The province of Texas is still part of the Mexican dominions, but it will soon contain no Mexicans; the same thing has occurred whenever the Anglo-Americans have come into contact with populations of a different origin.
—ALEXIS DE TOCQUEVILLE, Democracy in America
IN HIS DISCUSSION of the “laws and mores” of the United States, Alexis de Tocqueville was frank in acknowledging the racialized parameters of Jacksonian democracy. Describing the United States as an “Anglo-American confederation,” Tocqueville characterized Black and Indigenous people as “tangents to my subjects, being American, but not democratic.”1 Yet despite his assertion in the first volume that these “three races” defined the American project, by the time he was writing the second volume, Tocqueville was already acknowledging that other nonwhite populations beyond “Indians and Negroes” were part of the United States. One of these groups was Mexicans. Interestingly—as the epigraph to this chapter shows—in prognosticating about this “new” population, Tocqueville’s account simultaneously recognizes and disappears them. This practice of acknowledgment and erasure would become a familiar part of the Anglo racial imaginary—particularly when addressing the Mexican presence in the United States.
As the frontier pushed ever farther west, American settlers were increasingly encountering Mexicans—citizens of a neighboring sovereign nation and a new racialized population to be feared, exploited, and subjugated. “Native Americans and African Americans had long been used to mark the line between freedom and abandon,” Greg Grandin writes. “Now Mexicans helped secure that psychic border.”2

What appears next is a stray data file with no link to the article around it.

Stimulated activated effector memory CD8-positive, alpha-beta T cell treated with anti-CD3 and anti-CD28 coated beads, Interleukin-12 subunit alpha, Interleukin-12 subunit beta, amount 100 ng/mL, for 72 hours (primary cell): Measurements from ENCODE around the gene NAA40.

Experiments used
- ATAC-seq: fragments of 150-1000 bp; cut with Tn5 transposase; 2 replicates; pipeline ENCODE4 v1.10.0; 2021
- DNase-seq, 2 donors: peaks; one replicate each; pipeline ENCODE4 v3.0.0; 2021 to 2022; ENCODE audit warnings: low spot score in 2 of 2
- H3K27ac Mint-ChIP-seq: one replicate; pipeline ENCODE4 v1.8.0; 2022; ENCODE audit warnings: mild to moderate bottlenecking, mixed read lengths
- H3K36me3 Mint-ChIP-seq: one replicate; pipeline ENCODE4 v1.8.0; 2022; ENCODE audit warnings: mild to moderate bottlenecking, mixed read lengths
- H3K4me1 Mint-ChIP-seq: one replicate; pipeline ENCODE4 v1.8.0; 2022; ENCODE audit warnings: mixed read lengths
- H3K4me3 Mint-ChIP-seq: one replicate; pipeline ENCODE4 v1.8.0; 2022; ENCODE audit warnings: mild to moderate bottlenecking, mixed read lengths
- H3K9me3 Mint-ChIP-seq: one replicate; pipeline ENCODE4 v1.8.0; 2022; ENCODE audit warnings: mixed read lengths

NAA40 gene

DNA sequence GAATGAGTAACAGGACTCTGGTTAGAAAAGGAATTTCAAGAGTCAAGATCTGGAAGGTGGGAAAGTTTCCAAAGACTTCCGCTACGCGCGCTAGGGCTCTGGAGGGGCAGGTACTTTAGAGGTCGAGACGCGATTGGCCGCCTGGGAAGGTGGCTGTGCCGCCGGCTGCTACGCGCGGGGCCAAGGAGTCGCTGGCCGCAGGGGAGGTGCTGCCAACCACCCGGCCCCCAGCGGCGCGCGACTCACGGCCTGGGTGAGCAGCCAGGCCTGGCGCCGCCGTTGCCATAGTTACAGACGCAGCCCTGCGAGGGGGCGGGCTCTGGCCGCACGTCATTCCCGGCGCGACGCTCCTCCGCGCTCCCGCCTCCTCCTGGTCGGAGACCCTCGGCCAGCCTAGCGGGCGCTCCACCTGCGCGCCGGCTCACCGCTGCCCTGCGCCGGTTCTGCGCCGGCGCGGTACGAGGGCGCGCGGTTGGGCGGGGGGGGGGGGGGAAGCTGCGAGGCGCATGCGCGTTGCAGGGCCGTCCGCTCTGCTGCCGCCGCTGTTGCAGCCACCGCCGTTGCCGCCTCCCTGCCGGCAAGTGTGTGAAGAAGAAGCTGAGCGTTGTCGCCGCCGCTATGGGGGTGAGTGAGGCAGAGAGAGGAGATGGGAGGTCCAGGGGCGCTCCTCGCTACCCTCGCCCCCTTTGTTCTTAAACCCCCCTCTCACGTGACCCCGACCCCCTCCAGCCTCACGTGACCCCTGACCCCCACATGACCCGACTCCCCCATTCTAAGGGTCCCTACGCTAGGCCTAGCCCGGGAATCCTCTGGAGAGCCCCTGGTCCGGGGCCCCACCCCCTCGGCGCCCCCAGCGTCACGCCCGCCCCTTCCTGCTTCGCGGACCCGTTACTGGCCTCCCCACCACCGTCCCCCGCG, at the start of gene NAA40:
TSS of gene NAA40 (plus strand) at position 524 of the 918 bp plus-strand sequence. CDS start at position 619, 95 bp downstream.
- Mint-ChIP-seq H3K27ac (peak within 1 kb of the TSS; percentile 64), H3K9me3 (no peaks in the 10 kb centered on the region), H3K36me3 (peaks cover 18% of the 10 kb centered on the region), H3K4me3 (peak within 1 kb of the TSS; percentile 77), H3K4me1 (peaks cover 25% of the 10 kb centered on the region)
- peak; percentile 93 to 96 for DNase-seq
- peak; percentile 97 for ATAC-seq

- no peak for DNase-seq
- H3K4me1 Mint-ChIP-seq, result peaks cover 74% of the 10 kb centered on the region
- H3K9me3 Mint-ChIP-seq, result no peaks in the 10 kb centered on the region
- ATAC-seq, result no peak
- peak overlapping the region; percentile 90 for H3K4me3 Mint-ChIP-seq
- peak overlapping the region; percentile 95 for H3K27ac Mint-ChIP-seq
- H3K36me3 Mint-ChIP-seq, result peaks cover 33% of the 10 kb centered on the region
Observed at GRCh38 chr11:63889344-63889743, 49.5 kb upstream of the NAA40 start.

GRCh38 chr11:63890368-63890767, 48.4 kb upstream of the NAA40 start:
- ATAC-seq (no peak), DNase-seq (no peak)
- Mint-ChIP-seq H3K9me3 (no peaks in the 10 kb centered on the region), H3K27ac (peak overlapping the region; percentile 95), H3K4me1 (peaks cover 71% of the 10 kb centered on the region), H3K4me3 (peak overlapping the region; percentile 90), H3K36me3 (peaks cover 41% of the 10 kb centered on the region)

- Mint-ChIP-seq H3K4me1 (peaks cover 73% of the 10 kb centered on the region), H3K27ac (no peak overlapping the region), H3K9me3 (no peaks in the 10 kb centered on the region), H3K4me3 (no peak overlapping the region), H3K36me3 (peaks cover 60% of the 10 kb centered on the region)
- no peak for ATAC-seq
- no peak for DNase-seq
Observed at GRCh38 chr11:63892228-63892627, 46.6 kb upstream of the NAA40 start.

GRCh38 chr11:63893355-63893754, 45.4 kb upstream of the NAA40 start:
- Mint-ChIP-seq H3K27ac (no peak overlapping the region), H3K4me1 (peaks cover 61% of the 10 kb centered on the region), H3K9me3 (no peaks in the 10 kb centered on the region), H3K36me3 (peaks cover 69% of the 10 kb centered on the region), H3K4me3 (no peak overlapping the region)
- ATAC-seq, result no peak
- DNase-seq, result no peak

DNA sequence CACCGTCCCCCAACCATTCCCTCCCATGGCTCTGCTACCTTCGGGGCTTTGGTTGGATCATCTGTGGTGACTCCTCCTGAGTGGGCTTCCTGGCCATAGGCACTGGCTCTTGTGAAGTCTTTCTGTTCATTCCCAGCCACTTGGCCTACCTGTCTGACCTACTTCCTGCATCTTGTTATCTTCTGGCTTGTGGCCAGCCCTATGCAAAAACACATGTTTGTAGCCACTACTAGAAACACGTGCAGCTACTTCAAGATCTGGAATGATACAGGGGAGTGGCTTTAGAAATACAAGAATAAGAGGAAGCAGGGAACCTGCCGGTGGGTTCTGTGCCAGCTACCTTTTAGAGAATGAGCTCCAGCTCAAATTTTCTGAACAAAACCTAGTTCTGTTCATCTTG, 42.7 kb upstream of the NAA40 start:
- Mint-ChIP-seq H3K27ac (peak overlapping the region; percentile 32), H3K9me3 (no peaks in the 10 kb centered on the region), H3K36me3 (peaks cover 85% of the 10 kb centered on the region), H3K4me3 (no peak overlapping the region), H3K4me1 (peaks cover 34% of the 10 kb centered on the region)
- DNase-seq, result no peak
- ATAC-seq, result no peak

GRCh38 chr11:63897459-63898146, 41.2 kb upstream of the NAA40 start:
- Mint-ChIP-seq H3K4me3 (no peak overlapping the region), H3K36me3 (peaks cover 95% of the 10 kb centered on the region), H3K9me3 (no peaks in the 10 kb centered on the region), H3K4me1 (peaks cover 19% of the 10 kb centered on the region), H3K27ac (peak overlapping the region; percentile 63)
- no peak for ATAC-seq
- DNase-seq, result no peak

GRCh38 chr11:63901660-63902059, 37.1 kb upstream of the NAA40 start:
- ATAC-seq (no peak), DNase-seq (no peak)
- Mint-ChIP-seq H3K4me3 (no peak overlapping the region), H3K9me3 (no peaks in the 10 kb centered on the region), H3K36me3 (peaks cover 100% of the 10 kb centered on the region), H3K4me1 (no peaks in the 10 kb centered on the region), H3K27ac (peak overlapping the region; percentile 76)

The Mexican-American War (1846–48) is often overlooked as a formative conflict in American history, perhaps unsurprisingly considering that the Civil War began only thirteen years later. But it’s key to understanding how the legacy of white democracy has come to shape contemporary border politics. Historian Steven Hahn has described the war as emboldening “some of the most aggressive political and cultural tendencies in American life,” helping to establish a particular image of frontier freedom founded on conquest and the right to land, movement, and expansion.3 Indeed, in 1836, when Texas won its independence from Mexico, President Jackson stated that annexing the Republic of Texas would expand America’s “area of freedom” and extend its “circle of free institutions.”4 However, the conception of freedom being articulated by the Anglo5 settlers of the Texas republic was deeply racialized: not only were most settlers originally from the Deep South but many were “land speculators, slavers, militia leaders, and Indian killers.”6
Such racialized politics had a profound impact on class conflict and class politics in the United States. Consider that in 1848—the year the war with Mexico ended—workers in multiple countries across Europe revolted, built barricades, established labor parties and unions, and called for “the social-democratization of European politics.”7 The United States had its share of hungry, exploited workers, but “instead of waging class war upward—on aristocrats and owners,” white workers “waged race war outward, on the frontier.” Young workers, Grandin writes, “didn’t head to the barricades to fight the gentry” but rather “joined with the gentry to go west and fight Indians and Mexicans.”8 Exploring the conjoined histories of the frontier and the border allows us to see how this racialized legacy of legal and extrajudicial violence has shaped American conceptions of freedom, sovereignty, democracy, citizenship, and the law.9 The history of anti-Mexican politics illuminates how racialized violence continues to influence today’s aggressive nativist politics.